Build custom conversion flow and improve performance with Conversion Chaining

One of our core conversion service features is conversion chaining. We've seen so many services implementing it in wrong, anti-pattern ways that make the code slow and hardly reusable so we decided to describe it in detail.

We solved this issue by what we call a REST API Conversion Chaining. It simply means applying multiple conversions to a file uploaded to our server. You can process the file over and over again by calling appropriate conversion methods via REST API. There is no need to download a partial result and reupload it. The diagram below describes the process of the real-world example we will discuss in a moment.

Conversion chaining scheme

Why use conversion chaining?

Conversion chaining not only improves the performance but also provides the flexibility to manage your file conversions step by step. This way, you gain the ability to handle any exceptions that might occur along the way. This particular REST API pattern allows you to continue the communication from where it failed without the need to rerun the whole process again. Now let's dive deep into a real-world demo!

Real-world example

For our demo, we will use a pretty common JPG to PDF conversion example. This conversion produces multiple PDF files as each JPG is converted into PDF. Let's say you want to merge the PDFs into a single file and download it. You can achieve that by uploading a bunch of source files and specifying further conversions.

We'll use Node.js for this particular example, although all of our libraries support this feature. For other programming languages libraries, please refer to our libraries.

let convertapi = require('convertapi')(process.env.CONVERT_API_SECRET)
let jpgPaths = ['first.jpg', 'second.jpg', 'third.jpg']
let pdfs = jpgPaths.map(j => convertapi.convert('pdf', { File: `./images/${j}` }))
Promise.all(pdfs).then(p => convertapi.convert('merge', { Files: p }))
  .then(
    r => {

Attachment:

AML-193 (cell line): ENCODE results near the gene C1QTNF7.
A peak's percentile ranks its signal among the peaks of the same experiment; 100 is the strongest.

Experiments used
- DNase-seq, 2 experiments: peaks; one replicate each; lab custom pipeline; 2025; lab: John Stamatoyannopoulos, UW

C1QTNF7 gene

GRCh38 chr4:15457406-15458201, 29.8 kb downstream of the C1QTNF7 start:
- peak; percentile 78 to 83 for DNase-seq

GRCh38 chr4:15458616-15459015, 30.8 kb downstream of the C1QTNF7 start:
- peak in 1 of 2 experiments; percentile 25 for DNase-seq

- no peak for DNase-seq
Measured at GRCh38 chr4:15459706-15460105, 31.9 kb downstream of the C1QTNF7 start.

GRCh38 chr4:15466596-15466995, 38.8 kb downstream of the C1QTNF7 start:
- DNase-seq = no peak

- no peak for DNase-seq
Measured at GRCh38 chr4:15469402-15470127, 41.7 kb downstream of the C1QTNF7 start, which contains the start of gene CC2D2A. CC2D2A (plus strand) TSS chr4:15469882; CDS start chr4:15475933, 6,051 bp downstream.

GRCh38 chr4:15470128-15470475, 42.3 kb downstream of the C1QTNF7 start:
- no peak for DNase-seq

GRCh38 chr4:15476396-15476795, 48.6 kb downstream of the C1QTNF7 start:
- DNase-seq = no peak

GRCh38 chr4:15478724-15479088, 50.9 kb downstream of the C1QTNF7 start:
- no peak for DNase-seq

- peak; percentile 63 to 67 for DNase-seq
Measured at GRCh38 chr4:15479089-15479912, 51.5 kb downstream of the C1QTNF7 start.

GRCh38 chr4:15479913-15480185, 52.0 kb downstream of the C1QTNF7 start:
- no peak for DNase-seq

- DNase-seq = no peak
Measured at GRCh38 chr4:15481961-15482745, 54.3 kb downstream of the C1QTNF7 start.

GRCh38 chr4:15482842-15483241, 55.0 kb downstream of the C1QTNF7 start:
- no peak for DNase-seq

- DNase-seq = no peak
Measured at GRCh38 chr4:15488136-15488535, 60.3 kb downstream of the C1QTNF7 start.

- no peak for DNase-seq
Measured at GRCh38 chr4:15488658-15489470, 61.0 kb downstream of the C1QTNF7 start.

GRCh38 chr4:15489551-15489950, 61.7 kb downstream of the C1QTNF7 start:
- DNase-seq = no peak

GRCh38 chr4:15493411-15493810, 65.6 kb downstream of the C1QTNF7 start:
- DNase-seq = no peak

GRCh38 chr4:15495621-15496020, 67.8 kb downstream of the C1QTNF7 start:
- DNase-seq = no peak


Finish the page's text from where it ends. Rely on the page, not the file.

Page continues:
r.file.save('merged.pdf')
          console.log('The images has been merged to merge.pdf file.')
          }
        )

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Another common example is to convert multiple DOCX documents into PDFs, merge them into a single PDF, and finally encrypt the merged result with a "testpassword" password.

let convertapi = require('convertapi')(process.env.CONVERT_API_SECRET)
let docPaths = ['document1.docx', 'document2.docx']
let pdfs = docPaths.map(j => convertapi.convert('pdf', { File: `./documents/${j}` }))
Promise.all(pdfs)
  .then(p => convertapi.convert('merge', { Files: p }))
  .then(p => convertapi.convert('encrypt', { File: p, PdfUserPasswordNew : 'testpassword' }))
  .then(
    r => {
          r.file.save('encrypt.pdf')
          console.log('The documents has been merged, encrypted and saved to encrypt.pdf file.')
          }
        )

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The pure REST API chaining documentation can be found in our documentation section.

Please note that the StoreFile=true parameter must be set when calling the conversion endpoint directly (not using any library) to store the file on our server for multiprocessing.

Conclusion

To put it in a nutshell, conversion changing is the best practice for processing documents with the performance and flexibility perks. It is available in all of our libraries. Use this approach to write a clean, reusable, and performance-oriented code!

Read more about conversion chaining in our documentation.

Happy coding!